Price: Free Requires: Android 2.3.3 and up Google Play link:Griddlers Plus Developer: A. YILDIZ
The only faults I could find in Nono Logix are that it lacks zoom functionality —which makes it harder to use on phones — and it uses Adobe Air — which renders it unstable. Its flat, clean interface is a sight to behold, and it’s easy to fly through the puzzles without being slowed down by menus or loading times.
Nono Logix includes 100 free puzzles, with 21 paid packs of 25 puzzles for $0.99 each (so that’s over 600 puzzles in total, with more coming).
If looks could kill.
Price: Free Requires: Android 2.2 and up Google Play link:Nono Logix Developer:ooblada
The retro aesthetic of Nonogram Madness makes it an easy one to like, but it’s tough to love. While puzzles are easy to play, and the interface is straightforward, it’s sorely lacking zoom functionality. I found that the only way to unlock Medium, Hard, and Random modes was to press the Restore Purchases button (then I couldn’t access them at all later). Other minor issues plague the experience. The puzzles are fun, though, so hopefully the problems get ironed out soon.
NonoCube takes its cue from Nintendo DS hit Picross 3D, shifting the picture crossword into three dimensions. It’s not as blatant or shameless a clone as a certain other game, with intuitive and responsive new controls and a touch of Don’t Worry, Be Happy about its presentation. The fantastic controls and tutorials are a particular standout, but that’s not to say anything against the puzzle design.
It’s shiny, happy, fun, and not too similar to Picross 3D.
CrossMe comes in color and regular flavors, with the latter being a more traditional single-color picross and the former adopting two or more colors that add an extra layer of challenge. It’s smooth and responsive, with an easy-to-grasp two-step interface — one press to mark on, two to mark off; hold then drag to affect multiple squares in a row or column.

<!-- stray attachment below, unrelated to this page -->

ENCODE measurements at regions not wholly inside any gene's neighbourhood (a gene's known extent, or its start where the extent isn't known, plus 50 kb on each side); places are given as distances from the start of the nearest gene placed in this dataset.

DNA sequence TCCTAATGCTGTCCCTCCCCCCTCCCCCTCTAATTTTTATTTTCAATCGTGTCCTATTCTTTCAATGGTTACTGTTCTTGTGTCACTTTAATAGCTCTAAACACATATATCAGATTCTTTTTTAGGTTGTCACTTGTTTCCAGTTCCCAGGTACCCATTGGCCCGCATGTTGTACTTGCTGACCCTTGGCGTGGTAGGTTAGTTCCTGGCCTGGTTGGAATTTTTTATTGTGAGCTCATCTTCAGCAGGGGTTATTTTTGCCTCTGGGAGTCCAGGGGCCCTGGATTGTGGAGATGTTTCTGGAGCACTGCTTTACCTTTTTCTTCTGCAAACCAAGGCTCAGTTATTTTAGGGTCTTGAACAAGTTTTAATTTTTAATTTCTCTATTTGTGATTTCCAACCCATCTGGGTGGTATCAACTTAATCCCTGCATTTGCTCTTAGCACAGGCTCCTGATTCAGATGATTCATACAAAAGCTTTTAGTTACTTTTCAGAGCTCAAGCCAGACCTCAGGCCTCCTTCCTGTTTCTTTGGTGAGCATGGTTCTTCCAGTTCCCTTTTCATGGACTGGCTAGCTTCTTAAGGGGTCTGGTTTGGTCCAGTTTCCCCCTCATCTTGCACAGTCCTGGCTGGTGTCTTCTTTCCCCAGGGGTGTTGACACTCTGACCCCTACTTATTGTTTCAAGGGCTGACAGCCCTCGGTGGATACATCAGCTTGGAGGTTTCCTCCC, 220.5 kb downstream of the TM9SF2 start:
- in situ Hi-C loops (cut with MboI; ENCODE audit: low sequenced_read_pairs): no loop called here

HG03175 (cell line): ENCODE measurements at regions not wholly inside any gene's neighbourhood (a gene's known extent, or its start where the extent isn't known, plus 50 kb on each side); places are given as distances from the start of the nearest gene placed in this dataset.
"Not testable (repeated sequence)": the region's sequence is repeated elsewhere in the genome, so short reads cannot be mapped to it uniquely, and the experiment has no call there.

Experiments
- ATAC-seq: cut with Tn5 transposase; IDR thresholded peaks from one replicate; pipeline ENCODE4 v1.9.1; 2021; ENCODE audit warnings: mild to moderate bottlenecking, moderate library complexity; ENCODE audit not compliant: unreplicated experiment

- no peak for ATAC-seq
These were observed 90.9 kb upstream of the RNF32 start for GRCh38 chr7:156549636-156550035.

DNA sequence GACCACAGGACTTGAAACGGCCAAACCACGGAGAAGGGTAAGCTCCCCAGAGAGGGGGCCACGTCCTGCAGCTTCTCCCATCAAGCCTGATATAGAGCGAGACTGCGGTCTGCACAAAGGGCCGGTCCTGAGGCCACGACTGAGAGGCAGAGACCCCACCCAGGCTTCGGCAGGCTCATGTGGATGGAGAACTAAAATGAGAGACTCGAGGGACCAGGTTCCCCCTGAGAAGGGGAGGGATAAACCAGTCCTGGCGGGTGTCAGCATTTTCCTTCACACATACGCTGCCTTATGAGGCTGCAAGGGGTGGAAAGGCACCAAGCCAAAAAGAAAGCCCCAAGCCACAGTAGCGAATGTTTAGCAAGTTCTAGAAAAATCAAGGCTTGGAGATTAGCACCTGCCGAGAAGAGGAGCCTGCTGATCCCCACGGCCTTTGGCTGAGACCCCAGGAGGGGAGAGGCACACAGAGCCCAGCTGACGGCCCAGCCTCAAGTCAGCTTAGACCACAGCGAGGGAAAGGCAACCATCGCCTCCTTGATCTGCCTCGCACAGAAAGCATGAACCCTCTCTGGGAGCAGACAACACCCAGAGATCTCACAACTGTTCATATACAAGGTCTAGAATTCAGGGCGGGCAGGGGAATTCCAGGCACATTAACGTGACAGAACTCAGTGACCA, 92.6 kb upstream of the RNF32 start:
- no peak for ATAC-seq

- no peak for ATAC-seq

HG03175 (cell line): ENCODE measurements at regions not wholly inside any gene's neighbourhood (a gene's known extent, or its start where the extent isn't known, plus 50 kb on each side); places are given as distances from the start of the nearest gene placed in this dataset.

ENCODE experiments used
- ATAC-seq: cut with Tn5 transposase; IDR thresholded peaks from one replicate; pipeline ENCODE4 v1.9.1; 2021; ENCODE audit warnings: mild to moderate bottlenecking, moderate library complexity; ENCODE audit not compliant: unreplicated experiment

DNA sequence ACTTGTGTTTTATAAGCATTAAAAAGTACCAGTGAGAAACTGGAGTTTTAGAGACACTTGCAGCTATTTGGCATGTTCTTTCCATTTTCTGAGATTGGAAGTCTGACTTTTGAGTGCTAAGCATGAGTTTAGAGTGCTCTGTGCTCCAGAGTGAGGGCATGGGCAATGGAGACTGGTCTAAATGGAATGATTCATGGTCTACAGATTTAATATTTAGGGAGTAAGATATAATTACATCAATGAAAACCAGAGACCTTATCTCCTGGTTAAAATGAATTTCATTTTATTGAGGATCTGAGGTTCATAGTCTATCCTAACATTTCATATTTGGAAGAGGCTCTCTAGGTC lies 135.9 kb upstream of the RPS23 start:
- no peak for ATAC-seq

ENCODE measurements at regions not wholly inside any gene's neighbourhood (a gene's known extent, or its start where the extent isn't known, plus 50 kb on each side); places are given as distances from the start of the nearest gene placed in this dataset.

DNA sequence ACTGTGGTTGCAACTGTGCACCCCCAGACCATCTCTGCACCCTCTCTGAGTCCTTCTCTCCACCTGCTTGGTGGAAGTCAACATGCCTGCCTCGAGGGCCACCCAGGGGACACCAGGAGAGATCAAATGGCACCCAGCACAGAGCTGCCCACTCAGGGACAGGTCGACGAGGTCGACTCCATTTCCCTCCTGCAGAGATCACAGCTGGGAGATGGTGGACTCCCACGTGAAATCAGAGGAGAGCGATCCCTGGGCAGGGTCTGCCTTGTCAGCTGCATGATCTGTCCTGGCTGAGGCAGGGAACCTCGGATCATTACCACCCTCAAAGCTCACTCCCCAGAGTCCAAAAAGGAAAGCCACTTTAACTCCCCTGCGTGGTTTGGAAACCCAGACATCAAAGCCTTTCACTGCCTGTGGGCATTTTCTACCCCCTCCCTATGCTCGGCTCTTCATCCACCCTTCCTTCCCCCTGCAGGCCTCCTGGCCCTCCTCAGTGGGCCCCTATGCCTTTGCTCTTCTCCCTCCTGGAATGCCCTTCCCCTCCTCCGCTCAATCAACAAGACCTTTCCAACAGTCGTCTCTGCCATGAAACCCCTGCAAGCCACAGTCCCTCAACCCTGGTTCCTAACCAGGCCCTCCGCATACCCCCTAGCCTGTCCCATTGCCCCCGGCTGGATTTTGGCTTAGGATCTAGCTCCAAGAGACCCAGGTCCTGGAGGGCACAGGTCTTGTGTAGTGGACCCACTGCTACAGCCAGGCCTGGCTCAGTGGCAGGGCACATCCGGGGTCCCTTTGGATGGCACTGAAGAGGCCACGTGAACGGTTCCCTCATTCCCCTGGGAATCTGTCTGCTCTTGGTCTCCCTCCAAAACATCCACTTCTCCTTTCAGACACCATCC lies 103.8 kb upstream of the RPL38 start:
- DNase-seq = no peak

Grab the free versions first to get a feel for things. They have a few tricky puzzles that might take veterans of the genre for a spin, although you may need to pony up the cash for Premium to unlock the big head-scratchers.
CrossMe and CrossMe Color are smooth and responsive, with a nice look about them.
If you’ve been yearning for a multiplayer picross experience, Battle Cross Pixel might be just the thing. Its slick, retro-futuristic presentation makes quite the impression, too. The core puzzling side of the experience works well, but it is a bit easy to make mistakes because touch-and-drag filling isn’t locked to individual rows or columns.
There’s a single-player mode and two multiplayer modes — co-op or battle/versus. Be warned, though, that the multiplayer menus are in Korean, and in my testing it was hard to find opponents online.
You might need sunglasses to play Battle Cross Pixel.
If you’re a fan of Nintendo’s Picross series, it’s hard to go past Logic Square and NonoCube — although I found myself more enjoying the sleek elegance of Nono Logix and the epic scale of Griddlers Plus.
Nonomatic may be the most accessible to newcomers, with a gentle learning curve and plenty of easy levels to kick things off. But if you’re a fan of nonograms, I think you’ll find value in all of these. Just be prepared to learn an entirely new interface and control scheme with each title.
I’ve found around 25 of these kinds of games so far on the Play Store, so this is really just a sampling of the field. Did I miss your favorite? Let us know in the comments.